Axa move prompts call for ethical investing clarity

Axa move prompts call for ethical investing clarity

Asset allocators have called for greater clarity for investors around the impact ethical or sustainable investing has on risk and returns.

Last week insurer Axa revealed it was to divest around €1.8bn (£1.4bn) of tobacco industry assets in its capacity as “a responsible health insurer and investor”.

The move, which will see the company sell its tobacco stocks and run off existing bond holdings in the sector, will not prevent Axa Investment Managers’ funds from holding such assets, but highlights the growing prominence of ethical approaches among both institutional and retail investors.

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However, fund buyers have warned that the potential drawbacks of this approach need to be made clear to investors, with suggestions ethical concerns should be treated similarly to attitudes to risk.

Ethical investing, as opposed to sustainable or environmental, social and governance-focused stockpicking, is a more limited space in the UK retail market. It commonly focuses around exclusion policies centring on the likes of tobacco firms and arms manufacturers.

One commentator, who did not wish to be named, said ethical approaches should be covered in client questionnaires similar to risk-tolerance.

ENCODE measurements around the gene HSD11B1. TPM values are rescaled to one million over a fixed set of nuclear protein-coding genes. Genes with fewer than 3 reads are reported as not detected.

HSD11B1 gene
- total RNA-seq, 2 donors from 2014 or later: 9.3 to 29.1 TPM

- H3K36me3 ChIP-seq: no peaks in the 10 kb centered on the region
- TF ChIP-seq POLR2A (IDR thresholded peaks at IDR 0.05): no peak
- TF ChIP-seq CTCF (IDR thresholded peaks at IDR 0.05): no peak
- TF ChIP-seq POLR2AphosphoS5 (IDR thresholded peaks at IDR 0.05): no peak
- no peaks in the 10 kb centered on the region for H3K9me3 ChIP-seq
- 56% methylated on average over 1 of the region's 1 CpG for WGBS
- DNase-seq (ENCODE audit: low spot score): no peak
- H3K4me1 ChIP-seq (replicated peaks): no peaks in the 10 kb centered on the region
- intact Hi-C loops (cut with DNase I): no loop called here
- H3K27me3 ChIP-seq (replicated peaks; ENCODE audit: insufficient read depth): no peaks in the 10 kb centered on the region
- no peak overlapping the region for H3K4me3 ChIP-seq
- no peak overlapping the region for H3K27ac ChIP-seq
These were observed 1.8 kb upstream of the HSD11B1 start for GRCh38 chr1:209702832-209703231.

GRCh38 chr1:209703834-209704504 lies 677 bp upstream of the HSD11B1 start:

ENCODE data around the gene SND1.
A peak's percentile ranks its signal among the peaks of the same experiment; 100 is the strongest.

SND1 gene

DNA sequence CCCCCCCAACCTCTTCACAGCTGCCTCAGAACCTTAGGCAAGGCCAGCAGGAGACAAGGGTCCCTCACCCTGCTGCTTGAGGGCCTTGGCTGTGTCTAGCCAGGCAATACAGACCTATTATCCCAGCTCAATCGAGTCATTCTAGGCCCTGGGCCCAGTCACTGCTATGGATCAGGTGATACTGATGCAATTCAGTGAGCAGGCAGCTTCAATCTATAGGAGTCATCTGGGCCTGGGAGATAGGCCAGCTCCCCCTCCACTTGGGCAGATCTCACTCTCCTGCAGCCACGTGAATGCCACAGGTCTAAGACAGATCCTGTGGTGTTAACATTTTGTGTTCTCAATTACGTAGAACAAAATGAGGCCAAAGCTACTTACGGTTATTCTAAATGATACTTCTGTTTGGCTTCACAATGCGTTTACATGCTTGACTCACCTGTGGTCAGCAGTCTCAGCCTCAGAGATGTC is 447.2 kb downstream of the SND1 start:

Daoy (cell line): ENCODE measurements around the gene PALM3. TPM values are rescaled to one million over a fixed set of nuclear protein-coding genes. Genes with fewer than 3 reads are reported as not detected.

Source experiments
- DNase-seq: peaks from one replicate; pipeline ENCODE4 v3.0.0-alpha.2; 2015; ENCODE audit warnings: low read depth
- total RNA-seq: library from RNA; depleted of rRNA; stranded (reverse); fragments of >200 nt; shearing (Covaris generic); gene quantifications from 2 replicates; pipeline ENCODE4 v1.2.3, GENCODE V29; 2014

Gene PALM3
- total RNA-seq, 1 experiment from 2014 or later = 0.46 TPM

He said: “Ethical investing can be very personal. If I impose my morality on you it could be affecting your returns, positively or negatively.

“That needs to be treated almost like an attitude to risk. It shouldn’t wash if I put an ethical investor into an unethical investment, but it shouldn’t wash the other way either.

“If you avoid areas like tobacco and they perform well, those consequences need to be clear.”

Rob Morgan, pensions and investments analyst for Charles Stanley, said the potential for exclusion meant some ethical strategies could be subject to additional volatility. He suggested the implications and potential loss of returns from ethical investing was still not being made explicit to clients.

“Clients need to understand the limitations imposed by an ethical or [socially responsible investment] strategy and that these may have a bearing on the risk, in terms of volatility. Therefore, in the advice process it is right to bring this up in the risk-assessment stage,” he said.

However, Mr Morgan noted that an ethical overlay had “historically increased volatility for equity funds” because this approach tended to exclude many large companies and tilt managers towards a heavier use of small and mid-cap stocks.

Despite this, the strategies are becoming more popular. According to figures from the Investment Association, assets under management in ethical funds reached £11.7bn in March, up from £10.3bn a year earlier.

However, the number of ethical-labelled funds available to fund buyers is limited to 24, and the correct implementation of relevant guidelines remains elusive to portfolio managers.

Charles Hepworth, investment director at Gam, said it was difficult to design an ethical portfolio without avoiding most of the market.

“Like the EU, as a concept it is admirable, but as a working solution it remains prone to logistical problems,” he added.